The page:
Showing posts from November, 2017

We are free yet bound to God

Dr. John McKenna who is a Grace Communion International doctrinal advisor and faculty member at Grace Communion Seminary, has written a book titled The Prisoner of Freedom. His book explores the meaning and nature of the freedom that we have in Christ. With John's permission, I've published his book online at and reproduce here an excerpt from the book's forward:
From time to time there has arisen in the course of human culture ways of thinking in which aspects of reality that are naturally integrated have been torn apart from each other, with damaging effect in different areas of knowledge. (T. F. Torrance, "The Mediation of Christ," p. 1)We are free yet bound to God! The concept of freedom is both complex and simple. With our thought and experience in this world, it possesses a certain simplicity and complexity. We explore the full range of the complex of freedom’s simplicity and complexity aware, pe…

What does the term "adoption" tell us about the gospel?

What is being conveyed in the New Testament concerning the gospel in its use of the term adoption? This post will look at the biblical and cultural evidence in seeking to answer that question.
In the Old Testament In the Old Testament, we find only limited, and then only indirect, references to adoption. This is probably because in Israelite law, there was no provision for adoption per se. Orphans were provided for, not through adoption, but through levirate marriage. There are, however, a few references to adoption-like circumstances in the Old Testament. These tend to be in circumstances where slaves became heirs of the “adopting” owner. We also note in the Old Testament that God chose the nation of Israel to be his “son”--a concept taken up by Paul when he notes that “theirs [Israel’s] is the adoption as sons” (Rom. 9:4).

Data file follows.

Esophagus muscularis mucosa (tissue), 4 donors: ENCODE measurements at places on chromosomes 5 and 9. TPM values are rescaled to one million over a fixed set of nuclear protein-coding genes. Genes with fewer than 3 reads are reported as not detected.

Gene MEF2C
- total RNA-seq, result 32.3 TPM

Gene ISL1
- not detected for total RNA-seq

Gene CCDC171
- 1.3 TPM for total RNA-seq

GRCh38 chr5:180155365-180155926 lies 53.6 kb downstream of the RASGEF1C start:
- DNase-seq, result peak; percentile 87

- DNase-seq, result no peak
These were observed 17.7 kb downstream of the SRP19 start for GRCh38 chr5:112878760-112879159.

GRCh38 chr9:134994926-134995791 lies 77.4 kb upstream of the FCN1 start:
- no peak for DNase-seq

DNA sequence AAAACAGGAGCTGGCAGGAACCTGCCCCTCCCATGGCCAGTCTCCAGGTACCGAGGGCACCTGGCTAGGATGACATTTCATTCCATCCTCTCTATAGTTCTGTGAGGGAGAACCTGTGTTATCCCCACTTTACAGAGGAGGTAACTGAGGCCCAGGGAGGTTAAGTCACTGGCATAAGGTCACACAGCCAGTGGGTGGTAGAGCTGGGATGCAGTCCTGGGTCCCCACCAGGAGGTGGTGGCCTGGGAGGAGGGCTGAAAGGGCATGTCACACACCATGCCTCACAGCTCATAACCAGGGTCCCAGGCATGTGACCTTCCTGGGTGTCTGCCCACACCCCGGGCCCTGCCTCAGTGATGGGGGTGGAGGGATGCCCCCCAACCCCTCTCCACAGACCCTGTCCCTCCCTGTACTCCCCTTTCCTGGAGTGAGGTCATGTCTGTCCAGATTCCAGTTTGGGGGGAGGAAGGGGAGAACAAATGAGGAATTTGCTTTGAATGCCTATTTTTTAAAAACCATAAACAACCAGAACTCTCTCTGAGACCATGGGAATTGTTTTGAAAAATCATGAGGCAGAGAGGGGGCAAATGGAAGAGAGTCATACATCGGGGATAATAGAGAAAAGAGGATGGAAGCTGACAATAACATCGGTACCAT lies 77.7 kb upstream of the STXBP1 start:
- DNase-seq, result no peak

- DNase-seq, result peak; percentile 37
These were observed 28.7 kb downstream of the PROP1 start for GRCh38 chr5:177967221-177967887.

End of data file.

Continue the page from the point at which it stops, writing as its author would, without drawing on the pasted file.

In the New Testament Though the New Testament's use of the term  adoption (huiothesia in Greek), is limited to Paul’s writings, the concept is found in other…

Relations between the Persons of the Trinity

Unfortunately, much teaching on the doctrine of the Trinity focuses on how the one is three and the three are one, with little attention given to the actual relations among the divine Persons. In his introduction to the book Retrieving Eternal Generation, Trinitarian theologian Fred Sanders (co-editor of the book), notes that we must not lose sight of the important truth that....
...the Son is eternally begotten (or generated) from the Father. It is not enough to say that the Son is God; we must see that he is God the Son, not just God-in-general. Sonship, or eternal generation, is what gives both form and content to the relation between the Father and the Son: the relation has the form of fromness, and the content of filiality. Whenever the nature of that relation is left unspecified, any articulation of Trinitarian theology becomes brittle and disconnected. Without eternal generation, the constellation of truths that compose the doctrine of the Trinity remain just so many points of…